The Woodward News

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September 3, 2013

Allergies are a problem throughout the year



He said immunotherapy is somewhat of a last resort for allergy suffers who can't get relief any other way.

"Usually people try to manage on their own," he said, noting "Typically when I see a patient, they've already taken multiple medications without any really working."

Immunotherapy is also for those with more severe or frequent allergy problems.

"If they only have symptoms for a month or 2 out of the year then they might never go to a doctor, but if their symptoms last longer or are more significant then that's when they end up at their physician's office," Kaiser said.

The good thing though is that immunotherapy is effective, he said.

"Shots are the gold standard for immunotherapy because they work very well," Kaiser said.  "And you don't have to remember to take anything, but you do have to go to the doctor's office to get your shot once a week."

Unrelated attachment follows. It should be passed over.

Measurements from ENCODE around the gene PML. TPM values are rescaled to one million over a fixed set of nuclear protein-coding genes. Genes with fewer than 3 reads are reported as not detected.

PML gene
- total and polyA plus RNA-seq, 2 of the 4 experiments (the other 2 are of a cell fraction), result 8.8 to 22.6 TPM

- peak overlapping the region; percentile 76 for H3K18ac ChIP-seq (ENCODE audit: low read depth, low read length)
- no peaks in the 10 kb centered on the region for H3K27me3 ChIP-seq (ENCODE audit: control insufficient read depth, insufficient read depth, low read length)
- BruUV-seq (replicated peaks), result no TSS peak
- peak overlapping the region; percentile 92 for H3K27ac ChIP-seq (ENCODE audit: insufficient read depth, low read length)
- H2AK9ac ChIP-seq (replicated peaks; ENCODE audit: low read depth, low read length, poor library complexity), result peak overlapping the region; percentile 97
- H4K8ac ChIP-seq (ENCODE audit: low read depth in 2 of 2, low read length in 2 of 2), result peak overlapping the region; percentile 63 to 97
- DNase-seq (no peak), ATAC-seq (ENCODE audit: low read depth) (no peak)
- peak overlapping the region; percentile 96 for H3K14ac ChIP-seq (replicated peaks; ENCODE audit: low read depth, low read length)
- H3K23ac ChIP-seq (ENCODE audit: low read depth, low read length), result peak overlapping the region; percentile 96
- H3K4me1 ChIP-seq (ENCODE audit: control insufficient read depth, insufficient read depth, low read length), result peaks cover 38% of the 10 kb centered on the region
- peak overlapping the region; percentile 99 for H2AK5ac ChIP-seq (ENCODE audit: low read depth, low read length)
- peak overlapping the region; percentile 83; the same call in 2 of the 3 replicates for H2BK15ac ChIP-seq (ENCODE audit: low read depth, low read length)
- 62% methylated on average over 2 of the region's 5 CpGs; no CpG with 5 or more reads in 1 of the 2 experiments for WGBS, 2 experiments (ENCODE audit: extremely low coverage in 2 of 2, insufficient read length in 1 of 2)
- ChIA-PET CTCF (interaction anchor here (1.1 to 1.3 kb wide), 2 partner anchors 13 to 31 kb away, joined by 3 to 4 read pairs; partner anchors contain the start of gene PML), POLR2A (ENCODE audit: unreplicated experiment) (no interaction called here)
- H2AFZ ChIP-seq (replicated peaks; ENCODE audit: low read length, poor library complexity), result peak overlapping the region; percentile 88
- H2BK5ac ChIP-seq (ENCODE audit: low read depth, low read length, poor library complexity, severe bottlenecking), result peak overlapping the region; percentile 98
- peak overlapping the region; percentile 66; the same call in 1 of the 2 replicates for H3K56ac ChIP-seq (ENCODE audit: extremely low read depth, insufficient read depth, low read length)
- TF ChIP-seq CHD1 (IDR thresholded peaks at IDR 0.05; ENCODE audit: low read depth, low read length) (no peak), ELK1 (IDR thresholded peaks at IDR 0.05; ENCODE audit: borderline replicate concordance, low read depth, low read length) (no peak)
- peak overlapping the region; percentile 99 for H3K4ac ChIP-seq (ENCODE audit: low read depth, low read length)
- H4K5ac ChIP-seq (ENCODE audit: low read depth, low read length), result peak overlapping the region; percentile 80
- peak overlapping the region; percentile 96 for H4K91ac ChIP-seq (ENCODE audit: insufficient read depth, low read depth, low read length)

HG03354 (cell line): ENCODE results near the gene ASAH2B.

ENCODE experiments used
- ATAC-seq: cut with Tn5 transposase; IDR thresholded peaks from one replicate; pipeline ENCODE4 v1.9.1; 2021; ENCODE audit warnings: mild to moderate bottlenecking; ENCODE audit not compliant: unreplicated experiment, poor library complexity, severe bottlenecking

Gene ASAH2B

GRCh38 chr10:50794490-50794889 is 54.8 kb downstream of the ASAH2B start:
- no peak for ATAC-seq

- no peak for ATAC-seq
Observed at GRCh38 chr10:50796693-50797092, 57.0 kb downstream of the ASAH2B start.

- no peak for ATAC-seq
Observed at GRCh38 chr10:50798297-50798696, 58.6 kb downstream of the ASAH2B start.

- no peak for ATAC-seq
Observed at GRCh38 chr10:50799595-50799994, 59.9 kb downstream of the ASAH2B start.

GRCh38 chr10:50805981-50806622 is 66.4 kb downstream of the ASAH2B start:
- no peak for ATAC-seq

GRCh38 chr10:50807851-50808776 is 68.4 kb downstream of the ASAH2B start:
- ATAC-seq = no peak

As an alternative, he said, "the nice thing about the drops under the tongue is that you don't have to go to the doctor's office, you can take them at home."

Initially, he said you take the drops once a day for the first few days and then once a week.  "But you just have to remember to take them," he said.

However, another benefit to the drops, Kaiser said is "there's never been a reported significant reaction to the drops.  There's the rare reaction to the shots, but none have ever been reported with the drops."

Whether a patient chooses the shots or the drops, Kaiser said the immunotherapy treatment period continues several months.

"Usually a year or 2 is usually sufficient for most people," he said.

Partly due to the length of the treatment period as well as other factors, Kaiser said that immunotherapy is "probably the most expensive option" for treating allergies.

But it may be worth the expense for those for whom environmental control or medications are not effective enough, he said.

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